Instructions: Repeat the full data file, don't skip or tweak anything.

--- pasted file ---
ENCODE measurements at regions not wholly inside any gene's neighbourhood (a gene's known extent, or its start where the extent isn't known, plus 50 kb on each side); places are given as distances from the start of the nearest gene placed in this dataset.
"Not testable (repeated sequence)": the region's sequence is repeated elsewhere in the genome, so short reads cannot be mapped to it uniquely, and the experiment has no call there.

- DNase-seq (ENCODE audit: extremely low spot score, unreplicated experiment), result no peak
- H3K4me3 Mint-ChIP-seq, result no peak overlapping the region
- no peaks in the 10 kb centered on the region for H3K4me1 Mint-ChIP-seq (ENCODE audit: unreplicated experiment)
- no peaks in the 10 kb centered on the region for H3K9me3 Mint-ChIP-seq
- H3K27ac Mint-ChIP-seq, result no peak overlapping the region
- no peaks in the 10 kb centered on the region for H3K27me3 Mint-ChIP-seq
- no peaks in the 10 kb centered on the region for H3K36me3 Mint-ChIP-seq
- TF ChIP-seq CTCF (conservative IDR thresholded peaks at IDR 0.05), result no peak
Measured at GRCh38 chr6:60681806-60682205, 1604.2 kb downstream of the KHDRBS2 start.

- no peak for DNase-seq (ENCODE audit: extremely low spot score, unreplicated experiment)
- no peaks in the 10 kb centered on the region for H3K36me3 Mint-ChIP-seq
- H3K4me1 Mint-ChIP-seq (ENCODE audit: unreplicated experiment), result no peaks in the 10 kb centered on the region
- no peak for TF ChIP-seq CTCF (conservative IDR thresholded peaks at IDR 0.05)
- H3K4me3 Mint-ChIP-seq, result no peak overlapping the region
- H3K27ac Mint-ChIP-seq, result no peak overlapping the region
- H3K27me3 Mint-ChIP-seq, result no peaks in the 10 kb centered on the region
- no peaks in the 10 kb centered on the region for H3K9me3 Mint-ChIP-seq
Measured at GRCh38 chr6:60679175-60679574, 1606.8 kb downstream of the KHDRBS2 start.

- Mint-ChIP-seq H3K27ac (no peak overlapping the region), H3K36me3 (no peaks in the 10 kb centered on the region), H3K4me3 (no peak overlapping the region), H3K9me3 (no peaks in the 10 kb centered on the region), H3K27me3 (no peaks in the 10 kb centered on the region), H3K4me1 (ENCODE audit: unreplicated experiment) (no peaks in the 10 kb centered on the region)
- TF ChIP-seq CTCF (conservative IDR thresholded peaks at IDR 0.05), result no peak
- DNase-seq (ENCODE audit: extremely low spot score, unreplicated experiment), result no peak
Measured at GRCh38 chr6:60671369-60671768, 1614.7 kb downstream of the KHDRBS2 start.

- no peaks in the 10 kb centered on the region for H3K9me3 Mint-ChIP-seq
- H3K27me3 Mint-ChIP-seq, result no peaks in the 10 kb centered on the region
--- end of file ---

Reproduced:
ENCODE measurements at regions not wholly inside any gene's neighbourhood (a gene's known extent, or its start where the extent isn't known, plus 50 kb on each side); places are given as distances from the start of the nearest gene placed in this dataset.
"Not testable (repeated sequence)": the region's sequence is repeated elsewhere in the genome, so short reads cannot be mapped to it uniquely, and the experiment has no call there.

- DNase-seq (ENCODE audit: extremely low spot score, unreplicated experiment), result no peak
- H3K4me3 Mint-ChIP-seq, result no peak overlapping the region
- no peaks in the 10 kb centered on the region for H3K4me1 Mint-ChIP-seq (ENCODE audit: unreplicated experiment)
- no peaks in the 10 kb centered on the region for H3K9me3 Mint-ChIP-seq
- H3K27ac Mint-ChIP-seq, result no peak overlapping the region
- no peaks in the 10 kb centered on the region for H3K27me3 Mint-ChIP-seq
- no peaks in the 10 kb centered on the region for H3K36me3 Mint-ChIP-seq
- TF ChIP-seq CTCF (conservative IDR thresholded peaks at IDR 0.05), result no peak
Measured at GRCh38 chr6:60681806-60682205, 1604.2 kb downstream of the KHDRBS2 start.

- no peak for DNase-seq (ENCODE audit: extremely low spot score, unreplicated experiment)
- no peaks in the 10 kb centered on the region for H3K36me3 Mint-ChIP-seq
- H3K4me1 Mint-ChIP-seq (ENCODE audit: unreplicated experiment), result no peaks in the 10 kb centered on the region
- no peak for TF ChIP-seq CTCF (conservative IDR thresholded peaks at IDR 0.05)
- H3K4me3 Mint-ChIP-seq, result no peak overlapping the region
- H3K27ac Mint-ChIP-seq, result no peak overlapping the region
- H3K27me3 Mint-ChIP-seq, result no peaks in the 10 kb centered on the region
- no peaks in the 10 kb centered on the region for H3K9me3 Mint-ChIP-seq
Measured at GRCh38 chr6:60679175-60679574, 1606.8 kb downstream of the KHDRBS2 start.

- Mint-ChIP-seq H3K27ac (no peak overlapping the region), H3K36me3 (no peaks in the 10 kb centered on the region), H3K4me3 (no peak overlapping the region), H3K9me3 (no peaks in the 10 kb centered on the region), H3K27me3 (no peaks in the 10 kb centered on the region), H3K4me1 (ENCODE audit: unreplicated experiment) (no peaks in the 10 kb centered on the region)
- TF ChIP-seq CTCF (conservative IDR thresholded peaks at IDR 0.05), result no peak
- DNase-seq (ENCODE audit: extremely low spot score, unreplicated experiment), result no peak
Measured at GRCh38 chr6:60671369-60671768, 1614.7 kb downstream of the KHDRBS2 start.

- no peaks in the 10 kb centered on the region for H3K9me3 Mint-ChIP-seq
- H3K27me3 Mint-ChIP-seq, result no peaks in the 10 kb centered on the region